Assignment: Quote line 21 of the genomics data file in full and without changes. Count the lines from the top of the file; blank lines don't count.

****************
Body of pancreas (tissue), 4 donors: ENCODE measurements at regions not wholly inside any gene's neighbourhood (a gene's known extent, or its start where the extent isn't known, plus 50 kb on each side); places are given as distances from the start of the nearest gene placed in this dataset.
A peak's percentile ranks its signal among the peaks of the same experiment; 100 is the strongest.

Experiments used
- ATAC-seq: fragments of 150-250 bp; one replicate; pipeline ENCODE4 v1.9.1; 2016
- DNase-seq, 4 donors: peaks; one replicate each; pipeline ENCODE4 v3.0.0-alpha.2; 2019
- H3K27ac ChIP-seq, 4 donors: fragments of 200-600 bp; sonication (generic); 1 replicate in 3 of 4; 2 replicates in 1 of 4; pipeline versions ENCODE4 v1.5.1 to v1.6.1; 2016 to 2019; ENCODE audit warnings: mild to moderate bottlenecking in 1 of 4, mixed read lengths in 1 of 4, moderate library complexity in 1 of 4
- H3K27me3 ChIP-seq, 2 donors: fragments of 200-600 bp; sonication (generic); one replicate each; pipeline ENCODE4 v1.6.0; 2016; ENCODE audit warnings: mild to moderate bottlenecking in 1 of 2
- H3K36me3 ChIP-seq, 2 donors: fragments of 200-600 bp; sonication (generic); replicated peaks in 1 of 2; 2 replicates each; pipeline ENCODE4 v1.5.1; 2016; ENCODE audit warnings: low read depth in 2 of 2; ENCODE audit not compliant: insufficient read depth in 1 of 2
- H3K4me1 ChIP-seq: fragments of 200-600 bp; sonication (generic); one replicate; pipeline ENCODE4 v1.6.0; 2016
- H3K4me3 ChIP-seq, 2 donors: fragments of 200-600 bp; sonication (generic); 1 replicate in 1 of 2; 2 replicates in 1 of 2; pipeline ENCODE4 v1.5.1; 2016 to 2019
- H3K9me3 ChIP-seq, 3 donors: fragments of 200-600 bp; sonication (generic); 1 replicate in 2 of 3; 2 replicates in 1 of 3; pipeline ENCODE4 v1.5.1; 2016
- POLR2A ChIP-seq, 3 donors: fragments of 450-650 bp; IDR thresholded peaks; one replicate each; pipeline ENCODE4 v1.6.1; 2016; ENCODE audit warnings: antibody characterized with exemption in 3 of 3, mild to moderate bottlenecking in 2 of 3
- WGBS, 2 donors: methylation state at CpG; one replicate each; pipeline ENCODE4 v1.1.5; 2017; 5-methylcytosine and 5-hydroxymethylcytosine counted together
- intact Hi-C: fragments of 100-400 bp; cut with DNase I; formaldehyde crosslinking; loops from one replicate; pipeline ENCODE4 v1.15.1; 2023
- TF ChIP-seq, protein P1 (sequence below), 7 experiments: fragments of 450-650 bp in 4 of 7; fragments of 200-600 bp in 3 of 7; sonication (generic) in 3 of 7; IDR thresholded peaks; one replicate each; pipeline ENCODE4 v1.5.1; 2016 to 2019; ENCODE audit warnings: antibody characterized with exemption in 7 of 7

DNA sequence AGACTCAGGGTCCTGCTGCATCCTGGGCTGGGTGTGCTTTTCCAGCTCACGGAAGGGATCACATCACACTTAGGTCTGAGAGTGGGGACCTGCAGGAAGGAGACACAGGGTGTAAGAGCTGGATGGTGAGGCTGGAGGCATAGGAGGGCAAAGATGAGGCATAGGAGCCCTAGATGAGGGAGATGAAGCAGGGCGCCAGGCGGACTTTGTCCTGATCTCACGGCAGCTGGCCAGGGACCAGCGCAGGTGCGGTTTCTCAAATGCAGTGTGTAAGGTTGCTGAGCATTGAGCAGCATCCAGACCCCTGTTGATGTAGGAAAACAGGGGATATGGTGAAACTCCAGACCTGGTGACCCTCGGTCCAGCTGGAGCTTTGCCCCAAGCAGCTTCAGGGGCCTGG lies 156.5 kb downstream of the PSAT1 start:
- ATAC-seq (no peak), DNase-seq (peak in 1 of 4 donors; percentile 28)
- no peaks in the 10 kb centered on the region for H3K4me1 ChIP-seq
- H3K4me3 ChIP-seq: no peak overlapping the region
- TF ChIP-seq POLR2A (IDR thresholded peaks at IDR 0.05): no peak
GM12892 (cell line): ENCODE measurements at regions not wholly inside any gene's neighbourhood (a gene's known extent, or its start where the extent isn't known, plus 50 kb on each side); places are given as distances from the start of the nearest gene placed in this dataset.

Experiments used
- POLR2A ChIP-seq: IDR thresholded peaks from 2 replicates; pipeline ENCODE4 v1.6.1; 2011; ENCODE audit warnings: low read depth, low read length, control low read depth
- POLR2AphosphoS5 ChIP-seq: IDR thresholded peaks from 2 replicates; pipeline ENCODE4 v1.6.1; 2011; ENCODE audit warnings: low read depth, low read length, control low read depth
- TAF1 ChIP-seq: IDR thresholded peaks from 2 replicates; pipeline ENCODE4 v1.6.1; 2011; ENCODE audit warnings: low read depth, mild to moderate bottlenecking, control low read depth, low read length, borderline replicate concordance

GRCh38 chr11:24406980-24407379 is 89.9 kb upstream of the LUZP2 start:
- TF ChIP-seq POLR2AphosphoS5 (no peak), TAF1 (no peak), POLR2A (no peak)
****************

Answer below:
GM12892 (cell line): ENCODE measurements at regions not wholly inside any gene's neighbourhood (a gene's known extent, or its start where the extent isn't known, plus 50 kb on each side); places are given as distances from the start of the nearest gene placed in this dataset.